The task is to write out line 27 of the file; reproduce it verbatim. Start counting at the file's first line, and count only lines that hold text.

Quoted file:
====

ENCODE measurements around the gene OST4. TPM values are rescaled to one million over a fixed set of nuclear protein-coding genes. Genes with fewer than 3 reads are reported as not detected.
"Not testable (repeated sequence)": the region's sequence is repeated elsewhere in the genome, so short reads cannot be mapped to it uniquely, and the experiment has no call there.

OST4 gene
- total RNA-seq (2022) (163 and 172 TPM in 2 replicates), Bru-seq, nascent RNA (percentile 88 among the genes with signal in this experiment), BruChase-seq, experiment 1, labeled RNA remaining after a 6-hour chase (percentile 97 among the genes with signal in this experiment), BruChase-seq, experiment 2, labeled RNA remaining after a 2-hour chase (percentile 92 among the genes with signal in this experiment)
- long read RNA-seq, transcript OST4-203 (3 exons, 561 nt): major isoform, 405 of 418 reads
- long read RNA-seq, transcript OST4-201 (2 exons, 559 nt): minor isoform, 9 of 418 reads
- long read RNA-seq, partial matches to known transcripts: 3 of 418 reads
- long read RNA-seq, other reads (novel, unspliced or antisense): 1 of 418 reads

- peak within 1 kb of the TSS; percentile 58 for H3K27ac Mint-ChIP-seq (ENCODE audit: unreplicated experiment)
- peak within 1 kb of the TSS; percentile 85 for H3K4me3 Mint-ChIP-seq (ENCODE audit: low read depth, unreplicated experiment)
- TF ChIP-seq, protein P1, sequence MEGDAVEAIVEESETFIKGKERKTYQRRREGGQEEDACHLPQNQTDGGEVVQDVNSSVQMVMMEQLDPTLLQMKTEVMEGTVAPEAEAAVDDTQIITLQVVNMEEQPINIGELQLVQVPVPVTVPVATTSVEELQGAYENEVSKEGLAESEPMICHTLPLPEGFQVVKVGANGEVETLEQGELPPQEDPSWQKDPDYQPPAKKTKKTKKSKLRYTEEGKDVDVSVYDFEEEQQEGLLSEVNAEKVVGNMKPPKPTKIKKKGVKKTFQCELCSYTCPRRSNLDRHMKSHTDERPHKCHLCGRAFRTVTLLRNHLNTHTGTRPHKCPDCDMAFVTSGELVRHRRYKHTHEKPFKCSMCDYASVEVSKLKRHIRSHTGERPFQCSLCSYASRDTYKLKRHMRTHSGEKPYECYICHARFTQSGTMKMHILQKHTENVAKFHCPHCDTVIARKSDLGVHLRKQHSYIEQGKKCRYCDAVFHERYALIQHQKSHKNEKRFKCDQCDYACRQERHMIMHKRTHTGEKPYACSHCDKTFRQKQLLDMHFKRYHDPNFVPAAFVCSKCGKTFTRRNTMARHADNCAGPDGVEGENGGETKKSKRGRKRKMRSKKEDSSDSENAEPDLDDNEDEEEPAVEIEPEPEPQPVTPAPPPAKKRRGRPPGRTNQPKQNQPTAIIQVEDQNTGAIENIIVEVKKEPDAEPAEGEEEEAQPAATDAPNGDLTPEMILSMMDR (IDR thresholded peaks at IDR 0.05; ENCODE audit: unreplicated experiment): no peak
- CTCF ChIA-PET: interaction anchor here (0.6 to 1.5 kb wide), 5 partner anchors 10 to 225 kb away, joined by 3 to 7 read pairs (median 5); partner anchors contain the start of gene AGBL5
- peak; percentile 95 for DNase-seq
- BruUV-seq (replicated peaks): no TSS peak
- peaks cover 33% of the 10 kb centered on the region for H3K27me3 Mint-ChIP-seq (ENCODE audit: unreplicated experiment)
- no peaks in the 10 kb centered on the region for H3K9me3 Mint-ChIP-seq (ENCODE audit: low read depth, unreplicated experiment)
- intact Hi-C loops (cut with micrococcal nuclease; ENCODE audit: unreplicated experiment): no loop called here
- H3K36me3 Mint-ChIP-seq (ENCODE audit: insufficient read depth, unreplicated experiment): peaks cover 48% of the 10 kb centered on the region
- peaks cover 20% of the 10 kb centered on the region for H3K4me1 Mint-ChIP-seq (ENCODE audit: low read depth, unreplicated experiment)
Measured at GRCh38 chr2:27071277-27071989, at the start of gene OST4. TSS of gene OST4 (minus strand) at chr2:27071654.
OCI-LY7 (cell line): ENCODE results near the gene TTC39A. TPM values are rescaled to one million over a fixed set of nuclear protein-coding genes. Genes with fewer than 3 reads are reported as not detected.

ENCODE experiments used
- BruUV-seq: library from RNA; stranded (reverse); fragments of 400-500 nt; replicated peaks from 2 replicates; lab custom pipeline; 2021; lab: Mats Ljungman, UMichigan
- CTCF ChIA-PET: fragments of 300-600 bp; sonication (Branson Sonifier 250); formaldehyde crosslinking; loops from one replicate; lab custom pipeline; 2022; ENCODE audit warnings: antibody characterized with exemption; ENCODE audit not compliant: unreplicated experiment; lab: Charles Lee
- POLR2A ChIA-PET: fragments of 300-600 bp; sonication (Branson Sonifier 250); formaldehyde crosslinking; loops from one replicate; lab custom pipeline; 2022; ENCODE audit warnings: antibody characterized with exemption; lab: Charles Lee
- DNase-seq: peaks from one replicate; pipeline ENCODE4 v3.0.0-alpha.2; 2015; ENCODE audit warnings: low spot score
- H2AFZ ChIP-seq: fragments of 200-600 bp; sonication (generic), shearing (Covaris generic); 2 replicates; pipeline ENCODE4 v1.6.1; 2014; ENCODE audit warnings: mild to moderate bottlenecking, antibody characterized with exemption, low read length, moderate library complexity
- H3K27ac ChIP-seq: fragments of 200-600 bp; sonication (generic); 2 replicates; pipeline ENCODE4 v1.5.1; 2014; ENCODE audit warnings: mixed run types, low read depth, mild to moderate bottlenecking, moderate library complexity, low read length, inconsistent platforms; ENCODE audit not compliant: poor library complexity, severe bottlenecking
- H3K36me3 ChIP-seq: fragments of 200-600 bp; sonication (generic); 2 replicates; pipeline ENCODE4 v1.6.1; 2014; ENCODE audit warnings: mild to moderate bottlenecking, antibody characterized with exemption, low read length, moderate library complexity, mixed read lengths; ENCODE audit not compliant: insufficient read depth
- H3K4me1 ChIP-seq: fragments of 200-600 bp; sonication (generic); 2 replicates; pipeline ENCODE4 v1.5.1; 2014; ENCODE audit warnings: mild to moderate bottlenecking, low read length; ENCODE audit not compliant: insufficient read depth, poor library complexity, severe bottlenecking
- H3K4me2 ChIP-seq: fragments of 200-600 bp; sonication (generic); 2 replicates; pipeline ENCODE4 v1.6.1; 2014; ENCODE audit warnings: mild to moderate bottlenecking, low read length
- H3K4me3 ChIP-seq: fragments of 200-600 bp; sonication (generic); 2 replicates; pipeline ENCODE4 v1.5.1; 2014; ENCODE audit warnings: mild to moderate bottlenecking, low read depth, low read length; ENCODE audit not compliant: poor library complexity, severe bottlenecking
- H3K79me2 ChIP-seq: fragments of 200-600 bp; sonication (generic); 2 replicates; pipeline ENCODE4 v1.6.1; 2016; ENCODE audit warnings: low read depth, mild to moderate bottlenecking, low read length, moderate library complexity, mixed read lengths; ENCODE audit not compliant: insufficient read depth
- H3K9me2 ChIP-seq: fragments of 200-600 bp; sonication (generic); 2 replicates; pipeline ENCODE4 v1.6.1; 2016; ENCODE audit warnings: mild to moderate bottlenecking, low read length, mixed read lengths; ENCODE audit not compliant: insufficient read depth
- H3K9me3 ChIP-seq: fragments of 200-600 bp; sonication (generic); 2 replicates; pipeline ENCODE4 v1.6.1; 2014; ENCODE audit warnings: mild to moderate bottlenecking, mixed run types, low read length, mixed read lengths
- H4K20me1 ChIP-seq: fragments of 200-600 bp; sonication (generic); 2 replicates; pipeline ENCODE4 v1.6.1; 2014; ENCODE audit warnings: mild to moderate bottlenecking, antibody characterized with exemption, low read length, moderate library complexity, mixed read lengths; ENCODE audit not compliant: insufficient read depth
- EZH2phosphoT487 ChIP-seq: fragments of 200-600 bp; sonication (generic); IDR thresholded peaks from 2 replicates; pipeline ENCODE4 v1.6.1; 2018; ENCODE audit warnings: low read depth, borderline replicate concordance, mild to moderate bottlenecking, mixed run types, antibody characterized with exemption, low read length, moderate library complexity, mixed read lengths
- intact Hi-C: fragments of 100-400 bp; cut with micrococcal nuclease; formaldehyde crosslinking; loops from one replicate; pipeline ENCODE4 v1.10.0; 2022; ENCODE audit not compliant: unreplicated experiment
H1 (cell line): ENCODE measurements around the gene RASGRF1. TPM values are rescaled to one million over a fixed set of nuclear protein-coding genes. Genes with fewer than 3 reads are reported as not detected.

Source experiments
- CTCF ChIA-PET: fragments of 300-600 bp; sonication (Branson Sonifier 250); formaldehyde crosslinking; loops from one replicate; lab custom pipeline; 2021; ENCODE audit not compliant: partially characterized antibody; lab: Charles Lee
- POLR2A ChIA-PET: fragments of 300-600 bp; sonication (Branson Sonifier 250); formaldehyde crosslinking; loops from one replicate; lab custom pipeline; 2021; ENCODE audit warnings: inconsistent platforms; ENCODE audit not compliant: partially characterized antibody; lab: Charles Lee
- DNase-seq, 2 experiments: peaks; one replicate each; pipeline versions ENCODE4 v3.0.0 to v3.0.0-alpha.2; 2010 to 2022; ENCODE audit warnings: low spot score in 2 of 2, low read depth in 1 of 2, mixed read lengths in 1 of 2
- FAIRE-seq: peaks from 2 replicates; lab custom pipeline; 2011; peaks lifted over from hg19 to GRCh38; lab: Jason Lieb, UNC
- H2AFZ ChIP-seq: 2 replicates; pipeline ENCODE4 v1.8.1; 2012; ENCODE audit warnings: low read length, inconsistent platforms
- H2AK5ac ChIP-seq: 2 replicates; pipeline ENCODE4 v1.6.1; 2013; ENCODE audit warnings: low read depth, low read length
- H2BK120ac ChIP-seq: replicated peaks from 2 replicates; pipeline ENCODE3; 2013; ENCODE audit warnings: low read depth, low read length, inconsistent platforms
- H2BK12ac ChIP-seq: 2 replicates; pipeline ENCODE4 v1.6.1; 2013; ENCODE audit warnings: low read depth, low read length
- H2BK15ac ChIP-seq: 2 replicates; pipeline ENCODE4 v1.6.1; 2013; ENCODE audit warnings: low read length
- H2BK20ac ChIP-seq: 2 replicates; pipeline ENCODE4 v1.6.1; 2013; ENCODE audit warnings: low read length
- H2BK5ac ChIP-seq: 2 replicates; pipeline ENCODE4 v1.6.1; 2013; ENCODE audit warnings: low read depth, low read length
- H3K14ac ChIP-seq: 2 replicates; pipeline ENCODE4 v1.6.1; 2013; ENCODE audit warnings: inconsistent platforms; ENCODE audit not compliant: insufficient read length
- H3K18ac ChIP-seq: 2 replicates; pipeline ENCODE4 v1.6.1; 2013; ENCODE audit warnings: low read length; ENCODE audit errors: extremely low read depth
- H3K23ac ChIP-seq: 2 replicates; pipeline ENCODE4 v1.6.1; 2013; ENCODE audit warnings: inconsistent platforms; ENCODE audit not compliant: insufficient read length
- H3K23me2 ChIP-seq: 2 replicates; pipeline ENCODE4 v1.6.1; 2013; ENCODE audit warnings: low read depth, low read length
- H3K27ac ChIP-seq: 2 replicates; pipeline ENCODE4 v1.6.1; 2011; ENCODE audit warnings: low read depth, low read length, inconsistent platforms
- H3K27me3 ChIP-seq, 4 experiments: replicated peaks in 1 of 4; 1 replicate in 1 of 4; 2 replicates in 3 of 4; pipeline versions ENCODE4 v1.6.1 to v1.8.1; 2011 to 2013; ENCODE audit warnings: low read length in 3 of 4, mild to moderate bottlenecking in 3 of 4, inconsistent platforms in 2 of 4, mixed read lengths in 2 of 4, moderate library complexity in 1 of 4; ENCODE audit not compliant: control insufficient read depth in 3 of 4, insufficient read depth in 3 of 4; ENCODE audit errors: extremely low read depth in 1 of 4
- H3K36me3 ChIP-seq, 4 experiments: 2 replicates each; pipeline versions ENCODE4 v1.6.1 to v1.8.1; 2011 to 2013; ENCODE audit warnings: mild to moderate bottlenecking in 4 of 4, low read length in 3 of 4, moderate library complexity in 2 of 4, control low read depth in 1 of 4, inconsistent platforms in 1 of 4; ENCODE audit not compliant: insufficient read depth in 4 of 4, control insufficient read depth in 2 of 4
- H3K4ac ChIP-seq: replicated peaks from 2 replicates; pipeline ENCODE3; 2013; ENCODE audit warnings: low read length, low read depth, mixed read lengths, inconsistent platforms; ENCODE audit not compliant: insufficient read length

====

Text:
- H2AFZ ChIP-seq: fragments of 200-600 bp; sonication (generic), shearing (Covaris generic); 2 replicates; pipeline ENCODE4 v1.6.1; 2014; ENCODE audit warnings: mild to moderate bottlenecking, antibody characterized with exemption, low read length, moderate library complexity